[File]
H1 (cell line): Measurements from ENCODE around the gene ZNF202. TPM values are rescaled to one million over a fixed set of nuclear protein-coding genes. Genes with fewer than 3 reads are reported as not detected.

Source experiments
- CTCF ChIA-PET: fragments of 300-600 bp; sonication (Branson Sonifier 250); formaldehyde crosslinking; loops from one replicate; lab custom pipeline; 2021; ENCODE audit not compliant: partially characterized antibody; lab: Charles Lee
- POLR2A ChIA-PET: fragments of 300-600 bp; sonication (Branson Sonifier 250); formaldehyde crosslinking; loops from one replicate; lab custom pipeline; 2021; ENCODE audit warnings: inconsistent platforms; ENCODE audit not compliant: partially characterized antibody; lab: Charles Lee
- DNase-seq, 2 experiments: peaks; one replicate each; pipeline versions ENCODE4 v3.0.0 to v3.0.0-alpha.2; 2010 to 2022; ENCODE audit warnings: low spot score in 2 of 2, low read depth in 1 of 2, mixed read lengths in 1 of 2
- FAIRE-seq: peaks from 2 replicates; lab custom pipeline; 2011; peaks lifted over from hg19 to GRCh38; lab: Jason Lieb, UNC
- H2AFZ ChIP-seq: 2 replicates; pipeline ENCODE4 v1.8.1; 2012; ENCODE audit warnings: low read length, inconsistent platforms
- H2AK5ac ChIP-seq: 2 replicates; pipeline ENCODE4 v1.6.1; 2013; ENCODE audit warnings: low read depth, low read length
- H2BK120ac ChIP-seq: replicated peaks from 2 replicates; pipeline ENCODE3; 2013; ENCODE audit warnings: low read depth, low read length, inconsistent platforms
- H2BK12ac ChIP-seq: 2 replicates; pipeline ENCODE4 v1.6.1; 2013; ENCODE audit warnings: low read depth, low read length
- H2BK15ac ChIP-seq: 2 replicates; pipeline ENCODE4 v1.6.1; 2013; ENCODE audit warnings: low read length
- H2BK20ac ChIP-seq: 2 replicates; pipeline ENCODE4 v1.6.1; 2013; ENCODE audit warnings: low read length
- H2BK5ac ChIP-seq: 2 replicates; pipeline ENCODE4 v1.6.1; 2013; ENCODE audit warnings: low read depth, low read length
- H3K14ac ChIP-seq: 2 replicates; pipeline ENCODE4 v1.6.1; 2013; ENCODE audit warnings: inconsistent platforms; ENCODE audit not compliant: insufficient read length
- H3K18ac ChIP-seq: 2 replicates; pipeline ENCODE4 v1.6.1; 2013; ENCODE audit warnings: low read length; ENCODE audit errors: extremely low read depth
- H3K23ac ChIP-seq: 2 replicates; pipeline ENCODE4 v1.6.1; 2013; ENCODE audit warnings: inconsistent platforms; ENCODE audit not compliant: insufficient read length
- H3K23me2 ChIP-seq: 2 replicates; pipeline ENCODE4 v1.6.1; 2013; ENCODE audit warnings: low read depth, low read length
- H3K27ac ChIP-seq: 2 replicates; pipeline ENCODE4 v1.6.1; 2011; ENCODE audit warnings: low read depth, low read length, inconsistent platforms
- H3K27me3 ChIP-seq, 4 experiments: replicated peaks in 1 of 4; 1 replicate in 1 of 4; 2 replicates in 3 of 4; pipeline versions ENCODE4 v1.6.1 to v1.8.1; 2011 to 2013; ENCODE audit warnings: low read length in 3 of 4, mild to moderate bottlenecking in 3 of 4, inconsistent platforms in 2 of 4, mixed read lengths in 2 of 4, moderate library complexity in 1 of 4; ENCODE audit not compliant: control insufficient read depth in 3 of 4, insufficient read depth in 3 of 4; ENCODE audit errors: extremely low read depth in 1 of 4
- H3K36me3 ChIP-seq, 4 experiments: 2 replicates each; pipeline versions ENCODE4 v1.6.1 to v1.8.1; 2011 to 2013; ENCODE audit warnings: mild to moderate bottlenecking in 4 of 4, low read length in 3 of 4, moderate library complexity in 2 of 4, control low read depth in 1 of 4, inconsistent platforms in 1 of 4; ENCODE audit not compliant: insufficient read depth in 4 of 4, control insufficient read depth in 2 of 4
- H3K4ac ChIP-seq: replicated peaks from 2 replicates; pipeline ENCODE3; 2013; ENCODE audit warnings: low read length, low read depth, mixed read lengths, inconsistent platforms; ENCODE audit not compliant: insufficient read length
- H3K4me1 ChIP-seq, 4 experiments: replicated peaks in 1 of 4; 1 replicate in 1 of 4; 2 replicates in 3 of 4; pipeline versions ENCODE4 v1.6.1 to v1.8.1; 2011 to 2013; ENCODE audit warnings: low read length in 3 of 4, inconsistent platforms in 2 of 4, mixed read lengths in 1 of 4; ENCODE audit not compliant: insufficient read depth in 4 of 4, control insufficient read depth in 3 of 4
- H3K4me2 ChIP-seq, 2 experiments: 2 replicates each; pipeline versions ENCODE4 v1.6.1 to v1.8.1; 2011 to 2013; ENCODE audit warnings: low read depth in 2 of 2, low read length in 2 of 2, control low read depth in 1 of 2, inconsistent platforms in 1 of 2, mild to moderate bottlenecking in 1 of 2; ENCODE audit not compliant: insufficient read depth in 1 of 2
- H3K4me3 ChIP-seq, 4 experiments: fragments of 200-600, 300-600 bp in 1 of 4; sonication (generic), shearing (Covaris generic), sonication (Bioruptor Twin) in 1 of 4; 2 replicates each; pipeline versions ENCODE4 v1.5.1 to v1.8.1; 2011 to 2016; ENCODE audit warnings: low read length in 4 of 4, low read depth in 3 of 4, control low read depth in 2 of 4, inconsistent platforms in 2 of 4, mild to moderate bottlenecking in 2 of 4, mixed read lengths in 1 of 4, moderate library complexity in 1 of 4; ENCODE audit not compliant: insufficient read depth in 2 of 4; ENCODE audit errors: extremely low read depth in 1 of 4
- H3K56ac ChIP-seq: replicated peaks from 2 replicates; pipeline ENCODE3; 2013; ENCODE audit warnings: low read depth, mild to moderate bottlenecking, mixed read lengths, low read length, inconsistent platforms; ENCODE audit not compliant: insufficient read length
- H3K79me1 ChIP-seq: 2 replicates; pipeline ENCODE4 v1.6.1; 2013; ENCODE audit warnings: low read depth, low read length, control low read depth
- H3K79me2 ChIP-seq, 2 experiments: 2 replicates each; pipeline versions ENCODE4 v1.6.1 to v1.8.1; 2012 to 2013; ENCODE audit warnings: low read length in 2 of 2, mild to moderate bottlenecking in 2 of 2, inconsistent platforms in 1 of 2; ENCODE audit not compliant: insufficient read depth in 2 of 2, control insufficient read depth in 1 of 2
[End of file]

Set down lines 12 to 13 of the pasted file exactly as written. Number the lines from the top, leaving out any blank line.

- H2BK20ac ChIP-seq: 2 replicates; pipeline ENCODE4 v1.6.1; 2013; ENCODE audit warnings: low read length
- H2BK5ac ChIP-seq: 2 replicates; pipeline ENCODE4 v1.6.1; 2013; ENCODE audit warnings: low read depth, low read length